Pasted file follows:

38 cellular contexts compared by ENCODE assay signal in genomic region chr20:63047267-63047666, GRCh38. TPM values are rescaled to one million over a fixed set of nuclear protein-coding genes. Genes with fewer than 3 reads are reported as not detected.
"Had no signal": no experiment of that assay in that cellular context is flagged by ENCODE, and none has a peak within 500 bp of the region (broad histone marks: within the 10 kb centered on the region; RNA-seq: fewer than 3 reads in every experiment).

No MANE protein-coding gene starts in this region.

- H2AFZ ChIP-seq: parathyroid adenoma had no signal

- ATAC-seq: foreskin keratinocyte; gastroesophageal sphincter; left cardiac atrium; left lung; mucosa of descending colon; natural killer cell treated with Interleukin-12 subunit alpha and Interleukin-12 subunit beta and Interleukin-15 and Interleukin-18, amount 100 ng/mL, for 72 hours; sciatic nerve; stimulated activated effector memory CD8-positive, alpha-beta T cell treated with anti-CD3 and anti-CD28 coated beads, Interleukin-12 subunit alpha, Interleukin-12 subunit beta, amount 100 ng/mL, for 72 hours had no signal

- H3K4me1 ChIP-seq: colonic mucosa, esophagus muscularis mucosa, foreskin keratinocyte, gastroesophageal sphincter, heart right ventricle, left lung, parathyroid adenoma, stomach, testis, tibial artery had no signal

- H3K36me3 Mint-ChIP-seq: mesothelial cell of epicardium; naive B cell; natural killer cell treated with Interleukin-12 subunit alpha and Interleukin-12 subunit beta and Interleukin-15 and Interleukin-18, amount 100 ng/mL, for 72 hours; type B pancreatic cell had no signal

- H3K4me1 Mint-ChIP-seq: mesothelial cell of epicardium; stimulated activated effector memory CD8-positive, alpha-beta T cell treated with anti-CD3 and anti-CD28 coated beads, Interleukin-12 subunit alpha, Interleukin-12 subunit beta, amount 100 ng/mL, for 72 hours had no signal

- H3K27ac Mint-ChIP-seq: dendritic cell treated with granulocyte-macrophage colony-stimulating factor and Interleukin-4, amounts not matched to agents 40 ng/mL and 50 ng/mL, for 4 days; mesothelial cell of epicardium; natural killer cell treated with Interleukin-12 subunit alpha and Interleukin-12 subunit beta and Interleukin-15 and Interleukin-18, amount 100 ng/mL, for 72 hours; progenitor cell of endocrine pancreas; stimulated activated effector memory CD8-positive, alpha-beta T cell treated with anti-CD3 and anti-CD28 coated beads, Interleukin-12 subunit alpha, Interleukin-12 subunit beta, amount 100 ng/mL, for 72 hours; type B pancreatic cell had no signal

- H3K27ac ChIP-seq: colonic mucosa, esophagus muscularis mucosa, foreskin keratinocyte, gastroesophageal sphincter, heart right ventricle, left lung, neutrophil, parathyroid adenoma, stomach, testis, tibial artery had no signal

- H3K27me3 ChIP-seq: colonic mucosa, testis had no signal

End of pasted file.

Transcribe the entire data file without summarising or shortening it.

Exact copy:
38 cellular contexts compared by ENCODE assay signal in genomic region chr20:63047267-63047666, GRCh38. TPM values are rescaled to one million over a fixed set of nuclear protein-coding genes. Genes with fewer than 3 reads are reported as not detected.
"Had no signal": no experiment of that assay in that cellular context is flagged by ENCODE, and none has a peak within 500 bp of the region (broad histone marks: within the 10 kb centered on the region; RNA-seq: fewer than 3 reads in every experiment).

No MANE protein-coding gene starts in this region.

- H2AFZ ChIP-seq: parathyroid adenoma had no signal

- ATAC-seq: foreskin keratinocyte; gastroesophageal sphincter; left cardiac atrium; left lung; mucosa of descending colon; natural killer cell treated with Interleukin-12 subunit alpha and Interleukin-12 subunit beta and Interleukin-15 and Interleukin-18, amount 100 ng/mL, for 72 hours; sciatic nerve; stimulated activated effector memory CD8-positive, alpha-beta T cell treated with anti-CD3 and anti-CD28 coated beads, Interleukin-12 subunit alpha, Interleukin-12 subunit beta, amount 100 ng/mL, for 72 hours had no signal

- H3K4me1 ChIP-seq: colonic mucosa, esophagus muscularis mucosa, foreskin keratinocyte, gastroesophageal sphincter, heart right ventricle, left lung, parathyroid adenoma, stomach, testis, tibial artery had no signal

- H3K36me3 Mint-ChIP-seq: mesothelial cell of epicardium; naive B cell; natural killer cell treated with Interleukin-12 subunit alpha and Interleukin-12 subunit beta and Interleukin-15 and Interleukin-18, amount 100 ng/mL, for 72 hours; type B pancreatic cell had no signal

- H3K4me1 Mint-ChIP-seq: mesothelial cell of epicardium; stimulated activated effector memory CD8-positive, alpha-beta T cell treated with anti-CD3 and anti-CD28 coated beads, Interleukin-12 subunit alpha, Interleukin-12 subunit beta, amount 100 ng/mL, for 72 hours had no signal

- H3K27ac Mint-ChIP-seq: dendritic cell treated with granulocyte-macrophage colony-stimulating factor and Interleukin-4, amounts not matched to agents 40 ng/mL and 50 ng/mL, for 4 days; mesothelial cell of epicardium; natural killer cell treated with Interleukin-12 subunit alpha and Interleukin-12 subunit beta and Interleukin-15 and Interleukin-18, amount 100 ng/mL, for 72 hours; progenitor cell of endocrine pancreas; stimulated activated effector memory CD8-positive, alpha-beta T cell treated with anti-CD3 and anti-CD28 coated beads, Interleukin-12 subunit alpha, Interleukin-12 subunit beta, amount 100 ng/mL, for 72 hours; type B pancreatic cell had no signal

- H3K27ac ChIP-seq: colonic mucosa, esophagus muscularis mucosa, foreskin keratinocyte, gastroesophageal sphincter, heart right ventricle, left lung, neutrophil, parathyroid adenoma, stomach, testis, tibial artery had no signal

- H3K27me3 ChIP-seq: colonic mucosa, testis had no signal